Legal firms are experiencing increasing pressure on fees and profit according to a recent survey.
The survey found a range of factors contributed to the current situation including:
- Global market conditions
- Growing professional indemnity costs
- Increasing regulations
- Increased technology spend
- Growing cybersecurity risks
Fortunately, flat wage growth across Australia in recent years has provided relief to pressure on profit. However, an excess of graduate lawyers in the market raises the question of whether oversupply has kept wage growth down and therefore hidden declining performance. Further, if wage growth begins to increase, particularly with recent media scrutiny of the workload amongst graduate and junior lawyers, this will likely bring bottom line pressure to the fore again.
Amongst respondents, 75% prepared an annual budget and tracked against it. To improve profitability, firms need to continually be measuring their performance against their annual budget to proactively identify potential factors that will reduce margins or capitalisation opportunities to increase profitability. Based on the survey responses, the average net profit as a percentage of professional fees in 2019 was 34%, and in 2020 it was forecast at 33%.
In last year’s survey, the average write-off rate as a percentage of fees was 10%. The write-off rate as a percentage of fees for FY19 is as below.
With almost 1 in 2 firms having write off rates lower than 5%, this indicates that firms are managing WIP and costing of work appears accurate. Respondents exceeding write-off rates of 10% should closely review and consider if their current practices remain appropriate.
Another positive for firms’ finances was a large increase in the number of firms that tracked billable hours. In last year’s survey, 63% of respondents tracked billable hours, and this year 87% tracked billable hours. Poor utilisation is a significant cost and it is pleasing to see firms are continuing to track hours even as billing models and methodologies are changing.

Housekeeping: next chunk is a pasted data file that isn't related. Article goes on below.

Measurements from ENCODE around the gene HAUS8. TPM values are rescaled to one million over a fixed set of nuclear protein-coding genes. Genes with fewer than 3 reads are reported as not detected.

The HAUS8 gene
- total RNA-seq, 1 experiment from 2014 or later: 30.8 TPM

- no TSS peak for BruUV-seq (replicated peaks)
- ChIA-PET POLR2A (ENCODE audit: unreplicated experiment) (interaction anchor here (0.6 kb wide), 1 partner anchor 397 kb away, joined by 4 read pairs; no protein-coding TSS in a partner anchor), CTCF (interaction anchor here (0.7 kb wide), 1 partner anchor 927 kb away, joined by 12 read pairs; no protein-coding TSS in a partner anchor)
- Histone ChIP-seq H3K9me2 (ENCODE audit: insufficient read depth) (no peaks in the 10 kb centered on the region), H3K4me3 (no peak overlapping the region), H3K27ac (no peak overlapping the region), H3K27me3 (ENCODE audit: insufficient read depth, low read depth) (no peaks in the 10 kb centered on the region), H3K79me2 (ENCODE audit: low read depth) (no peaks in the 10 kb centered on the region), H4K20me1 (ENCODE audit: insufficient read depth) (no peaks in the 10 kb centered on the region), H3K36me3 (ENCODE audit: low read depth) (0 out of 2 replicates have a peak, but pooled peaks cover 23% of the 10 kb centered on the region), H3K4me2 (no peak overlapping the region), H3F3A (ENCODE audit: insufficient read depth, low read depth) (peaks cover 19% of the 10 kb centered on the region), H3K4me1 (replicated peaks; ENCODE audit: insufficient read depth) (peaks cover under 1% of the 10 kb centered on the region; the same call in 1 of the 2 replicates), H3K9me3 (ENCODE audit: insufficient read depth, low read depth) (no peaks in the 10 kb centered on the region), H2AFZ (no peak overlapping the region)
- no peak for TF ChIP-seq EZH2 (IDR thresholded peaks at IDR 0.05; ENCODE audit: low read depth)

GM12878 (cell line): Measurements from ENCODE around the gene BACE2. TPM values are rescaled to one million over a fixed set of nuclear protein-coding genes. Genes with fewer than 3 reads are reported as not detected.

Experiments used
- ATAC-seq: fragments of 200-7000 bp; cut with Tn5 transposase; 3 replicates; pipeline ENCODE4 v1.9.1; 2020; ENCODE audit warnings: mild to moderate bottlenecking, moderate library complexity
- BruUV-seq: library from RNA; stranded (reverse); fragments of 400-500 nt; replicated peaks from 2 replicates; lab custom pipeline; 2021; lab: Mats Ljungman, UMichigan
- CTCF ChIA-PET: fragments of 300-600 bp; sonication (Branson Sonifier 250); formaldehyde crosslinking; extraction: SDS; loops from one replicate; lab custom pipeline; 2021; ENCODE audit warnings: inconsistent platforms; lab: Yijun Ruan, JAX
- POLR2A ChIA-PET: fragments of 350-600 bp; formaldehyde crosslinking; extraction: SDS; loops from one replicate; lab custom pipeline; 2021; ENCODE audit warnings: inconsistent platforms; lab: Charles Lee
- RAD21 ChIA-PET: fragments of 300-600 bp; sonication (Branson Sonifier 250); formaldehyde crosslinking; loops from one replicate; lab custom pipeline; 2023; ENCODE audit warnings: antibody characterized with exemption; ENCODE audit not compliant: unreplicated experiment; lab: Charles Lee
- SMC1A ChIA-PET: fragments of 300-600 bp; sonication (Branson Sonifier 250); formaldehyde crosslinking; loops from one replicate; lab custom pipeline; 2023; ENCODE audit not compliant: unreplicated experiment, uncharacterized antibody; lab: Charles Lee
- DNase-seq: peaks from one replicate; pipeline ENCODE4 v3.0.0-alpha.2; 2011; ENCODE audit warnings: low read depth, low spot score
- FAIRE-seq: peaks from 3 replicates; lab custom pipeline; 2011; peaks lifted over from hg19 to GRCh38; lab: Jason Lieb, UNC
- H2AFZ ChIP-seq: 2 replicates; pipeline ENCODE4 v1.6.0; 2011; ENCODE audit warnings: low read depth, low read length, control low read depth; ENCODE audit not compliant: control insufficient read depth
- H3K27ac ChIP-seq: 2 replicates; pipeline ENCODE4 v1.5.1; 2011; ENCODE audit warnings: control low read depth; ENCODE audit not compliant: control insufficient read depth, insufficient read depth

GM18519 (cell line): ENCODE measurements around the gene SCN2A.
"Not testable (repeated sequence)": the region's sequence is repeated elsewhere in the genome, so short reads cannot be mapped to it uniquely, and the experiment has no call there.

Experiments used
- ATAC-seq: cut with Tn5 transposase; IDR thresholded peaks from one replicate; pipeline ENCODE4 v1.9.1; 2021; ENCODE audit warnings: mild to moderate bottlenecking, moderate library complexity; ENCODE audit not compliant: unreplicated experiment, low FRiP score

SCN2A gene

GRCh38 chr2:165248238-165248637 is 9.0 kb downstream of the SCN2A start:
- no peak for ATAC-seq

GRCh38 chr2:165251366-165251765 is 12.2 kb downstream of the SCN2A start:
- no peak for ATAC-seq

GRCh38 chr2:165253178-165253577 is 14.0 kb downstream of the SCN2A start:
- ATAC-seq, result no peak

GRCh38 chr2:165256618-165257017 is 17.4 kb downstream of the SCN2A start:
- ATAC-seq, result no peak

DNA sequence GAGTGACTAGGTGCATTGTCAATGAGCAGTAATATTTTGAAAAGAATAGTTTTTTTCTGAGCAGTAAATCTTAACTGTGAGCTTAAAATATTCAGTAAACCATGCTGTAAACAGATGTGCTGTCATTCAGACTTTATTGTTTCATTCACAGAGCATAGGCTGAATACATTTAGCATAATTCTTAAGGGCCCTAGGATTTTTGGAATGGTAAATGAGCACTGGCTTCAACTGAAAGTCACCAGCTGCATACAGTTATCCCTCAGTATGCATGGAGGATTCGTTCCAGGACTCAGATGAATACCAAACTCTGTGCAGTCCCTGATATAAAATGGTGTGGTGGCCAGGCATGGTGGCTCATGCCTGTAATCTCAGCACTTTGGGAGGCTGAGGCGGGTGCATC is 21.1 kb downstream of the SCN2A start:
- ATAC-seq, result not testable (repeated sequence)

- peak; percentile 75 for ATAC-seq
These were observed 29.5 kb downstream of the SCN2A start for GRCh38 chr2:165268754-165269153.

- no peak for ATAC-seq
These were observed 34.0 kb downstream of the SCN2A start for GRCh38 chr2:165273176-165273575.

As a partner of a professional practice, asset protection, income distribution flexibility, and a platform for wealth creation should be your key goals. According to the survey results, 87% of respondents said they felt their assets are adequately protected, while 72% said they have a personal wealth accumulation strategy.
A key factor that continues to cause personal financial uncertainty amongst law firms in Australia is the Australian Taxation Office’s professional income splitting rules. These guidelines remain under review at the time of this report.
Amongst the respondents, female partners (75%) and non-equity partners (67%) weren’t as satisfied with their remuneration as their male (82%) counterparts. This provides firms with a potential avenue for improving staff retention and succession strategies. Firms should look to engage with female equity and non-equity partners to open a dialogue around remuneration with retention and firm succession in mind.
Personal wealth accumulation was low particularly with females and non-equity partners. As these are the partners most likely to change firms, perhaps firms should consider offering support with personal wealth and asset protection as a retention and even talent attraction strategy?
Equity and non-equity partners
- 75% of equity partners likely to have a personal wealth accumulation strategy
- 91% of equity partners likely to feel that their assets are protected
- 50% of non-equity partners likely to have a personal wealth accumulation strategy
- 58% of non-equity partners likely to feel that their assets are protected
- 81% of respondents are satisfied with their renumeration
- 72% of respondents have a personal wealth accumulation strategy
- 59% time based
- 31% fixed price
- 8% value based
- 2% other
This article was published in Pitcher Partners’ 2020 Legal Survey.